Wear a Mask and Gloves to Clean Up Mouse Droppings — Best Life

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Wear a Mask and Gloves to Clean Up Mouse Droppings — Best Life

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Keeping your house clean is about more than making sure things look neat for guests. Wiping down dirty areas and using a disinfectant on surfaces can be vital in keeping you and your family safe from bacteria and viruses that can accumulate over time—especially in the areas of your home where you store, handle, and prepare the food and drinks you enjoy throughout the day. But while spraying down your countertops and staying on top of dirty dishes can feel like a straightforward routine, experts warn that you may want to take extra caution by putting on a safety mask and gloves before cleaning up one thing in particular. Read on to see what kind of mess could be putting your health at serious risk.

READ THIS NEXT: You Should Never Clean Your Toilet With This, Experts Warn.

woman pouring cleaning chemicals in mop bucket
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Let’s face it: Most people dread having to bust out the broom or reach for the bleach when it comes time to clean their homes. But even though everyone has their own style and levels of preference when it comes to everything from washing windows to sweeping up dust bunnies, a few cleaning habits could actually be putting your health in danger if you’re not too careful.

While bleach may be one of the most common and effective household cleaners available, the Centers for Disease Control and Prevention (CDC) warns that you should never use it at the same time as ammonia. Even though it may seem easy to avoid mixing the two chemicals, the agency cautions that ammonia can be a common ingredient in products such as window cleaners, pet stain removers, and toilet bowl cleaners, making it easy to accidentally double back on an area with a different product containing bleach. When the two chemicals combine, they produce a toxic gas called chloramine that can be dangerous to your health.

The CDC suggests that anyone cleaning with bleach should take extra steps to protect themselves by wearing safety goggles and sturdy gloves to protect their skin. It’s also best to open up windows or run a rotating fan to increase ventilation and reduce exposure to dangerous fumes.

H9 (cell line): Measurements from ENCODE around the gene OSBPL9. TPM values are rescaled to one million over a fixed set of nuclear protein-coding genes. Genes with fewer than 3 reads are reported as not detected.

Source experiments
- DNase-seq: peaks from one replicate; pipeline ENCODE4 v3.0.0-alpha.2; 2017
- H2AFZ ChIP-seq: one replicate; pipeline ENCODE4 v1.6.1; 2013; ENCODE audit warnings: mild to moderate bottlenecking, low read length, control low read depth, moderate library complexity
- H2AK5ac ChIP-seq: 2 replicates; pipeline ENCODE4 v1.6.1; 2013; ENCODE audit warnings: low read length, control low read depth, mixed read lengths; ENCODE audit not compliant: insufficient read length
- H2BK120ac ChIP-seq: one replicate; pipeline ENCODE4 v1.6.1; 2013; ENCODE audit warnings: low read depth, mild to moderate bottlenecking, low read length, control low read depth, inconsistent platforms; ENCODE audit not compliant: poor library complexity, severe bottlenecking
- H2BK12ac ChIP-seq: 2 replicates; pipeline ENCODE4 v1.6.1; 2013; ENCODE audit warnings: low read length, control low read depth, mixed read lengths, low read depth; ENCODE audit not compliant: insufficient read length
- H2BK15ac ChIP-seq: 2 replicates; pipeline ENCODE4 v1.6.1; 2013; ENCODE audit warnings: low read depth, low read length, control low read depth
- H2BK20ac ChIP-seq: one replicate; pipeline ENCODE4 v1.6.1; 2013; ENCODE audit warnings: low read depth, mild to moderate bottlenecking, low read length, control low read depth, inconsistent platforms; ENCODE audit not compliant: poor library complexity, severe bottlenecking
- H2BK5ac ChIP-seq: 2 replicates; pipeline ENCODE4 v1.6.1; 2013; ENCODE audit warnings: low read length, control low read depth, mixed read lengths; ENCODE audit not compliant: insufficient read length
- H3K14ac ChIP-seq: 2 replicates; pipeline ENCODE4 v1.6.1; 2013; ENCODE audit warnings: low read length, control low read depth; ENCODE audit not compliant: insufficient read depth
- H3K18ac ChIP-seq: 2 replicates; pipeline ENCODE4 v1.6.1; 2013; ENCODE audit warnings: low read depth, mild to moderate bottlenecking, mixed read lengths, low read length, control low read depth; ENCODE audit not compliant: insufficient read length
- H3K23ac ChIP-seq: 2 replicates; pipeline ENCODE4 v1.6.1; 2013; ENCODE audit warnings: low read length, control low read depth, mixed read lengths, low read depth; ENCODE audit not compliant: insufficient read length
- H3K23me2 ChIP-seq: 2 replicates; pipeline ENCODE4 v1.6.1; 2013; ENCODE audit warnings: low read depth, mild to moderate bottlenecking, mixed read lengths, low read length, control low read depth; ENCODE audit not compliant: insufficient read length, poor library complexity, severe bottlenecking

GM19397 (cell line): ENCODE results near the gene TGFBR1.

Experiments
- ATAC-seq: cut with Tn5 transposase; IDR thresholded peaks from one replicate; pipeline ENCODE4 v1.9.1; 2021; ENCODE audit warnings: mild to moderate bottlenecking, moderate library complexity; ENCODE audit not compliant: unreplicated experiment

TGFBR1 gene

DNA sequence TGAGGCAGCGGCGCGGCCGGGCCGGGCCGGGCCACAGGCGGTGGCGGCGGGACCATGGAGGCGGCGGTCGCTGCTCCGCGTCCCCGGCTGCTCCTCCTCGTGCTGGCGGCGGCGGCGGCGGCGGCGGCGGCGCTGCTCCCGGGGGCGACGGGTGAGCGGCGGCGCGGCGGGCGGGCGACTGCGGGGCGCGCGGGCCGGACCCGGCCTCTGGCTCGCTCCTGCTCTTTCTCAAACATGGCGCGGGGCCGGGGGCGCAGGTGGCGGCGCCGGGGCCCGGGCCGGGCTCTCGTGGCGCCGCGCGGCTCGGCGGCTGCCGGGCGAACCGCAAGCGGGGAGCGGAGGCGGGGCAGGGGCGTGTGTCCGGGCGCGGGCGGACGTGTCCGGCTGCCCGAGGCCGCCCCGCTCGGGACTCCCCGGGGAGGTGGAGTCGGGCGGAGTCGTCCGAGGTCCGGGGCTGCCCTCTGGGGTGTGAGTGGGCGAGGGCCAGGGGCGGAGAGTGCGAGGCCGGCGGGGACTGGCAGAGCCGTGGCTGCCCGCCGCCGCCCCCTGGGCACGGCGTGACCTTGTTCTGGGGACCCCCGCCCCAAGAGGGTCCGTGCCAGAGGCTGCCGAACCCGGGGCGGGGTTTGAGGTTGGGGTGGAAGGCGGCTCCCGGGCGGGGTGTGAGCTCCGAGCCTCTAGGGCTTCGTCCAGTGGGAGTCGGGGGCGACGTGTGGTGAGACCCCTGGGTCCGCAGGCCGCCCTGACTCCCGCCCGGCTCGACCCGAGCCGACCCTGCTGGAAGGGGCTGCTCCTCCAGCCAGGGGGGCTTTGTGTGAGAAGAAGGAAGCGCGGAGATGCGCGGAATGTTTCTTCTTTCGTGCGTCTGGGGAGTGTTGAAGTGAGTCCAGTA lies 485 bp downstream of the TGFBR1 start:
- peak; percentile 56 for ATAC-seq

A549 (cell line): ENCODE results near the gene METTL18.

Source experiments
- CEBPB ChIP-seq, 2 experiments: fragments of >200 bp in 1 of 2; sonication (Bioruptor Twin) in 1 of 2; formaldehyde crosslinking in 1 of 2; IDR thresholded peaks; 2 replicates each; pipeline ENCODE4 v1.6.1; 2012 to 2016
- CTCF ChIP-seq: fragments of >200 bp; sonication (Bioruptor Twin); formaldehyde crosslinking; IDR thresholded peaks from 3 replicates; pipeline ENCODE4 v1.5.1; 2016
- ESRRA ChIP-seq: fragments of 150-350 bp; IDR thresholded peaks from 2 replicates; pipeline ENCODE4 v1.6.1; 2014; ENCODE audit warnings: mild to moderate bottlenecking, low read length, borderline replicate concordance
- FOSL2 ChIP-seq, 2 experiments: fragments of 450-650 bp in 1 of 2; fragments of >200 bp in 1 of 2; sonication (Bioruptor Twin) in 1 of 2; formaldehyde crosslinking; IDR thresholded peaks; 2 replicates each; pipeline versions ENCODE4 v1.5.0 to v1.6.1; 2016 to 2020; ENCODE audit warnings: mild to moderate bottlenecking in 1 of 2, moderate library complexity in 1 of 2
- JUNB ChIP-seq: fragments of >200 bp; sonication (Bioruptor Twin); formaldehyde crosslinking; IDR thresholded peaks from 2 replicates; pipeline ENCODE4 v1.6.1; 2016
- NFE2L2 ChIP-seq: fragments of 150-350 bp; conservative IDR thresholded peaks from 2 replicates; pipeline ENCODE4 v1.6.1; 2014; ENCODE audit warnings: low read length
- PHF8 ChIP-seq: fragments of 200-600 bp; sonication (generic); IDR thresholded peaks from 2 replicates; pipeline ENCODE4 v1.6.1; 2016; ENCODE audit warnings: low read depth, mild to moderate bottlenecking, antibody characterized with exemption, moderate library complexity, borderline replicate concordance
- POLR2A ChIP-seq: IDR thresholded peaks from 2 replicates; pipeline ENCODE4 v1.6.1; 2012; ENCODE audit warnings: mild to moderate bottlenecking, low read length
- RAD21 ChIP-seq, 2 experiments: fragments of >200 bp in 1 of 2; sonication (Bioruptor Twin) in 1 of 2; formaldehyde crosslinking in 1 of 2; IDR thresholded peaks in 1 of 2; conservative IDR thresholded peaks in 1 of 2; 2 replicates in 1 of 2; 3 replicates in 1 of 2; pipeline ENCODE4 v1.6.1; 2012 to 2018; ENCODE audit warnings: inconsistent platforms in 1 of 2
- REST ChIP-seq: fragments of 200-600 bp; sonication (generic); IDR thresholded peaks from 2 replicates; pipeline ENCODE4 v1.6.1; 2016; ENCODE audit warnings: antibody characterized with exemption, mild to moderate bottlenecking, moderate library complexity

Mouse in a house
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It’s one thing to walk into your kitchen and come across a major food mess or an overflowing trash can that must be dealt with immediately. But according to experts, if you notice rodent droppings, you should be sure to put on a breathing mask and a pair of gloves before tackling the problem. The specks—typically a quarter of an inch long and look like black rice grains but are smaller—present a more considerable health risk than their tiny size suggests.

“Many rodents common to North America can, unfortunately, be carriers of Hantaviruses which can Hantavirus Pulmonary Syndrome (HPS),” David Floyd, founder of ThePestInformer, tells Best Life. “HPS can be deadly in humans and will cause symptoms such as fever, severe muscle aches, fatigue, and eventually difficulty breathing.”

Floyd warns that surfaces that show signs of mouse poop could also be covered with mouse urine, which can also pose serious health problems if you try to wipe it away without taking extra care. “HPS transmission from rodents is caused by improperly disposing of or handling rodent urine and droppings. Once these are stirred up, they can form airborne particles which can transfer the virus,” he says.

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Besides donning protective gear, the CDC has also outlined a few other essential steps for cleaning up the pest mess. The agency recommends opening windows and increasing ventilation 30 minutes before you go to remove any waste. From there, you should spray the area with a disinfectant or a one-to-ten bleach and water mixture before letting it soak for five minutes or for however long as specified by the disinfectant product you’re using.

The agency then says to wipe down the entire area using paper towels that should get thrown out right away. Once the visible signs of droppings have been removed, disinfect any surfaces one more time before taking on a major clean of your entire kitchen by mopping your floors and wiping down countertops.

family of mice eating cheerios in kitchen
Shutterstock/Landshark1

Unfortunately, your cleaning job doesn’t end once the droppings and urine are gone. Experts say finding such messes is a sign of an infestation that could be affecting other areas you haven’t noticed yet.

“As rodents often enter the house in search of food, we also recommend that you go through your pantry and cupboards and throw out any products that may have come in contact with the pests, as they could also be contaminated,” Charlie Church, president of Getem Services, tells Best Life.

READ THIS NEXT: 7 Cleaning Habits That Attract Mice.

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